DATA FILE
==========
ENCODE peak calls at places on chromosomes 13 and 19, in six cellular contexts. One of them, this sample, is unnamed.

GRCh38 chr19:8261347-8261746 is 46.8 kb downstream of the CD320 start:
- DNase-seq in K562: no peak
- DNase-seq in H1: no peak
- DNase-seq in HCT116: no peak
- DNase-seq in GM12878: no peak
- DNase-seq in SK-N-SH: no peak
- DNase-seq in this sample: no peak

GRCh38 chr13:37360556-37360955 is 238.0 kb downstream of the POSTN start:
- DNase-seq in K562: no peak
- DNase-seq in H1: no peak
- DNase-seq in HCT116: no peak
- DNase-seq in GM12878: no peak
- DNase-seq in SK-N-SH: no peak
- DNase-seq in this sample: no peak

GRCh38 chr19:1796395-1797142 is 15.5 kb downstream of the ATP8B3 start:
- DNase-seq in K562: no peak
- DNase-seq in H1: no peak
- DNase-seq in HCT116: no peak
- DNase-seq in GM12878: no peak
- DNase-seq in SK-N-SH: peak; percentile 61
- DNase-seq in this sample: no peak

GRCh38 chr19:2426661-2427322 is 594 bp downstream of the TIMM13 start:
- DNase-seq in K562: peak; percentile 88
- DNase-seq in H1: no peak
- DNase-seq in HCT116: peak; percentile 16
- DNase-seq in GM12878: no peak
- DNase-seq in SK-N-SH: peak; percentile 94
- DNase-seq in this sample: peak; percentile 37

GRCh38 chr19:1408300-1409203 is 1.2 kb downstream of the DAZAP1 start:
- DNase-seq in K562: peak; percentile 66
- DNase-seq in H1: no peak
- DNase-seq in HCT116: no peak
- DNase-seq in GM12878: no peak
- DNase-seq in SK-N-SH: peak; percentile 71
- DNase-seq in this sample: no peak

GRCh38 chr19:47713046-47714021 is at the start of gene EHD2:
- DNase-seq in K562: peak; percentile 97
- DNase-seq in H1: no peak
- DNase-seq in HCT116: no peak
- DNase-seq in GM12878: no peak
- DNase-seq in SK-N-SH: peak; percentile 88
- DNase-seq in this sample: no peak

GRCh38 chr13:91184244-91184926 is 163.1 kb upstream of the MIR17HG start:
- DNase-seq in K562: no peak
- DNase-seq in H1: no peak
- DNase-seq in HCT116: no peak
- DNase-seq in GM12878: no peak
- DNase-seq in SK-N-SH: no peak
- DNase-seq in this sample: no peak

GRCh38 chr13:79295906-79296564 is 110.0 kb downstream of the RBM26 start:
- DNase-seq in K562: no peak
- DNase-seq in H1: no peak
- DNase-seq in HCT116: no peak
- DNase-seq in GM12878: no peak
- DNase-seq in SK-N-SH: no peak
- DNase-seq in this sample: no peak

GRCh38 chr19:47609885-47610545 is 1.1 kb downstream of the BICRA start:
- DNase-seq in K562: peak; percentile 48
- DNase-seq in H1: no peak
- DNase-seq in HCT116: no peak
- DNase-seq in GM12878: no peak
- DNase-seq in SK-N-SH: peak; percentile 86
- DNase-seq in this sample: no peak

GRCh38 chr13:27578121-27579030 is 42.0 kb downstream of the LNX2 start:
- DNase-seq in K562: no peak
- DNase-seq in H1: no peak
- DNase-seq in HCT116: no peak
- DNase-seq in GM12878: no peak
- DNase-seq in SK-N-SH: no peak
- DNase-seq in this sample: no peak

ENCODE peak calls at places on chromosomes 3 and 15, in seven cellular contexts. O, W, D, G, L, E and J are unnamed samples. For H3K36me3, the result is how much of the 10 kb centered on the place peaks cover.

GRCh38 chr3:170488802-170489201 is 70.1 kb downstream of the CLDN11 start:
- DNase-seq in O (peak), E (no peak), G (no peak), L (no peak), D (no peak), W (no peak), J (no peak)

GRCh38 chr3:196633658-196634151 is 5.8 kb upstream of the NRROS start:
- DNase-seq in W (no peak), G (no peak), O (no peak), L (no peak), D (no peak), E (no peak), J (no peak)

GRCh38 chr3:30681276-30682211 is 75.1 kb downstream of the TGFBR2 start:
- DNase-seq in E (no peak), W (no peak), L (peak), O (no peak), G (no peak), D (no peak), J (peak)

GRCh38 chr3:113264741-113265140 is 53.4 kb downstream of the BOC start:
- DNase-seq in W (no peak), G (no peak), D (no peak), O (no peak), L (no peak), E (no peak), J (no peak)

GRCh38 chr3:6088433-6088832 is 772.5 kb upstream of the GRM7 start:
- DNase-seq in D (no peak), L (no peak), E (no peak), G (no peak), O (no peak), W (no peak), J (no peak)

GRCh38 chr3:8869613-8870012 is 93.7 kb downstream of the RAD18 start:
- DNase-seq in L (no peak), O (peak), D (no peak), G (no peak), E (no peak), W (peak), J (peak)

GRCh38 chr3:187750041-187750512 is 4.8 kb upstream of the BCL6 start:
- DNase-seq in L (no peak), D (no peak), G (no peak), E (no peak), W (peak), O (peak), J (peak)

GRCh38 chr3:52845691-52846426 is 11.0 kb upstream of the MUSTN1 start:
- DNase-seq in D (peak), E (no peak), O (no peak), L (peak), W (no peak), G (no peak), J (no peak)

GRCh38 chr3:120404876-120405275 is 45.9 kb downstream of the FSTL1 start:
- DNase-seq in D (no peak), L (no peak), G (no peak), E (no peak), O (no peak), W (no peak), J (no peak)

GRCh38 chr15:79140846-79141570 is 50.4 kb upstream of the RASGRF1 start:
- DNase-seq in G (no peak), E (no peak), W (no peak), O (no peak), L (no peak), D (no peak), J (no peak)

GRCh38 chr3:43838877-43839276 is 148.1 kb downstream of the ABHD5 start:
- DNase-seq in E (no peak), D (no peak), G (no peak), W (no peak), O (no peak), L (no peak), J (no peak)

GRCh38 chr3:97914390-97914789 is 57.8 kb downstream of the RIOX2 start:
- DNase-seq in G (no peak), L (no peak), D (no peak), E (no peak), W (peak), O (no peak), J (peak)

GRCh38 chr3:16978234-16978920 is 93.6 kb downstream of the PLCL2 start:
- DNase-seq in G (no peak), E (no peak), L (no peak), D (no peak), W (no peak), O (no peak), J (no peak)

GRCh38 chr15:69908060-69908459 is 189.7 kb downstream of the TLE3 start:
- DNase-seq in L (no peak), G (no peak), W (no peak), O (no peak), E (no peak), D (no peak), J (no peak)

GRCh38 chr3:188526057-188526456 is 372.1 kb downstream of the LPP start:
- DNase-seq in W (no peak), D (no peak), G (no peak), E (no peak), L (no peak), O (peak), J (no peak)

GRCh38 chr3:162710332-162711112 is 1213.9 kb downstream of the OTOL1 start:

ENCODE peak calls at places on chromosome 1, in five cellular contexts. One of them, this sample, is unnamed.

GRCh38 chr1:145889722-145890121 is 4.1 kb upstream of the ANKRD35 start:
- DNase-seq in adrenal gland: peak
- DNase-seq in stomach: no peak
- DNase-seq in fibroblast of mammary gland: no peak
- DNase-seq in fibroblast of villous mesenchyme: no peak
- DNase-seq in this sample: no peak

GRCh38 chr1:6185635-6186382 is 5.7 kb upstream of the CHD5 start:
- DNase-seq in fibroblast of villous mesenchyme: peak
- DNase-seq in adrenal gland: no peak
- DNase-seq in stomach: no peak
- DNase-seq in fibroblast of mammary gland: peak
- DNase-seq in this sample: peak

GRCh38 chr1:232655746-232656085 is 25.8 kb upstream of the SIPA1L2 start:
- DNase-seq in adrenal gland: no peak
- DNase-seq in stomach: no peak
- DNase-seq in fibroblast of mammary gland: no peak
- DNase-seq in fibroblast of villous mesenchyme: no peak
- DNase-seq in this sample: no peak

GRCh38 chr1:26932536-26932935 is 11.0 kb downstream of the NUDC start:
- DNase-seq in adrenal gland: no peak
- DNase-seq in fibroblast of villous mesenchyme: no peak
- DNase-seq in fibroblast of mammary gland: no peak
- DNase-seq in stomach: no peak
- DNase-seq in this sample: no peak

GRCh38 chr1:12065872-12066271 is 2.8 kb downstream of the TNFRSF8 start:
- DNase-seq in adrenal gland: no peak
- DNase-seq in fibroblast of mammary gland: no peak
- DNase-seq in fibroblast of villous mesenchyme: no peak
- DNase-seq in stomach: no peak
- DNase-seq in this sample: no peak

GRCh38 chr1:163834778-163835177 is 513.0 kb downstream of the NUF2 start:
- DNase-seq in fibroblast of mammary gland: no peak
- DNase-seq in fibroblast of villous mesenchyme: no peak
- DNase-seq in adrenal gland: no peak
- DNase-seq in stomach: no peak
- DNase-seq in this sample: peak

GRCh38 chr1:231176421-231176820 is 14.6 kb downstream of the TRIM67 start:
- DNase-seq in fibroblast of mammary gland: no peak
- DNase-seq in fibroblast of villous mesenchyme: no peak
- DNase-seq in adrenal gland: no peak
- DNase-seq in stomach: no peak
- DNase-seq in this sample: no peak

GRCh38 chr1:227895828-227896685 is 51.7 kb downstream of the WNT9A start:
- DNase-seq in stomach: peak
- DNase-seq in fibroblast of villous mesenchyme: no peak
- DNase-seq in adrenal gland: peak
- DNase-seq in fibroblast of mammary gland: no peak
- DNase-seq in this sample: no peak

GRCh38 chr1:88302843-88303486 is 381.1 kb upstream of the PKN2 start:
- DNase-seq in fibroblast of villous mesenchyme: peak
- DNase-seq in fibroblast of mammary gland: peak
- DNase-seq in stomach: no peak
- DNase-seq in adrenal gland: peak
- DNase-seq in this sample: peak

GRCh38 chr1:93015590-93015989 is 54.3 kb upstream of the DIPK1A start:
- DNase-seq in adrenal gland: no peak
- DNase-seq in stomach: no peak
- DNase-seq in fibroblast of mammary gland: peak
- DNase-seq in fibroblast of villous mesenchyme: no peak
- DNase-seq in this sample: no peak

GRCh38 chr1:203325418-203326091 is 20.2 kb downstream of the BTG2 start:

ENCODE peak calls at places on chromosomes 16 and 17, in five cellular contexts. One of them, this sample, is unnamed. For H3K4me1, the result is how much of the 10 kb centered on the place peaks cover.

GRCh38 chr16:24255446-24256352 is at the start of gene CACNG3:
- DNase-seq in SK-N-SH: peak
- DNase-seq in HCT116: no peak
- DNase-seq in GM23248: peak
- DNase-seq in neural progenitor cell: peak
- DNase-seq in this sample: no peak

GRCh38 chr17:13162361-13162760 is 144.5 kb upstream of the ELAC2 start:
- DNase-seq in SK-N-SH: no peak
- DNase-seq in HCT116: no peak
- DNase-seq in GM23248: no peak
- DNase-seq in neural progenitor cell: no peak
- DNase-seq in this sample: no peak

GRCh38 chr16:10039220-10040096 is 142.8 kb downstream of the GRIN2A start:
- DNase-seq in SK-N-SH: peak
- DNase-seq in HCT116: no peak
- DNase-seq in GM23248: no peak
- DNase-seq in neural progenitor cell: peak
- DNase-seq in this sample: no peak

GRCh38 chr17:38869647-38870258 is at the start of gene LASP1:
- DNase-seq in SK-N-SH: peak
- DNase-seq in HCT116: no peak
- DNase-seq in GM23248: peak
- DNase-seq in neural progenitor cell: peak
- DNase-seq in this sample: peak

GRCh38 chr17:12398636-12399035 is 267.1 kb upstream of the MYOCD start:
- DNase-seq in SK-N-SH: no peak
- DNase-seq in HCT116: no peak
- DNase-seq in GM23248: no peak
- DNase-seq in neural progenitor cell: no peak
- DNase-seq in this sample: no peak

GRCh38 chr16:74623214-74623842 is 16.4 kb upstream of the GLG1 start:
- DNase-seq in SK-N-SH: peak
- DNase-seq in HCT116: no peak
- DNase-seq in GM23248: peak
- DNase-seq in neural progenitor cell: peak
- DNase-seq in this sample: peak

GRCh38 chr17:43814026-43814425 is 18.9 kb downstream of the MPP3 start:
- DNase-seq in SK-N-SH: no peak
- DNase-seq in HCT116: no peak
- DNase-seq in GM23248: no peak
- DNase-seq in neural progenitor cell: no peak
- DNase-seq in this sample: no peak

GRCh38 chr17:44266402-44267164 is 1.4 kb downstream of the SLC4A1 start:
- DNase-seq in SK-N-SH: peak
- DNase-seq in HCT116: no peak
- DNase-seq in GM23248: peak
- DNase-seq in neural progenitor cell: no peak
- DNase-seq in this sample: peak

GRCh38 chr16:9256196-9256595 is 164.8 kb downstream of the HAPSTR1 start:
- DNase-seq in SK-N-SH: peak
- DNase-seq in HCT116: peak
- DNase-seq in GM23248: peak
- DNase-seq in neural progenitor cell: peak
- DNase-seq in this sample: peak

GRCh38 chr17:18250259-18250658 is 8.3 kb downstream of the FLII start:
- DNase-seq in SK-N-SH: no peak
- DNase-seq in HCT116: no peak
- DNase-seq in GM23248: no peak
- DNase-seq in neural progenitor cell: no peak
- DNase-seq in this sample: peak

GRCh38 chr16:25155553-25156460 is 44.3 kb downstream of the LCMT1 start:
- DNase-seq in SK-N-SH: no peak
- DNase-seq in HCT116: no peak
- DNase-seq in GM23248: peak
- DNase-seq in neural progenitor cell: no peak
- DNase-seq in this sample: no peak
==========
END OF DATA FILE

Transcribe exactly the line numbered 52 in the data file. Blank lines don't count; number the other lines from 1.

- DNase-seq in K562: no peak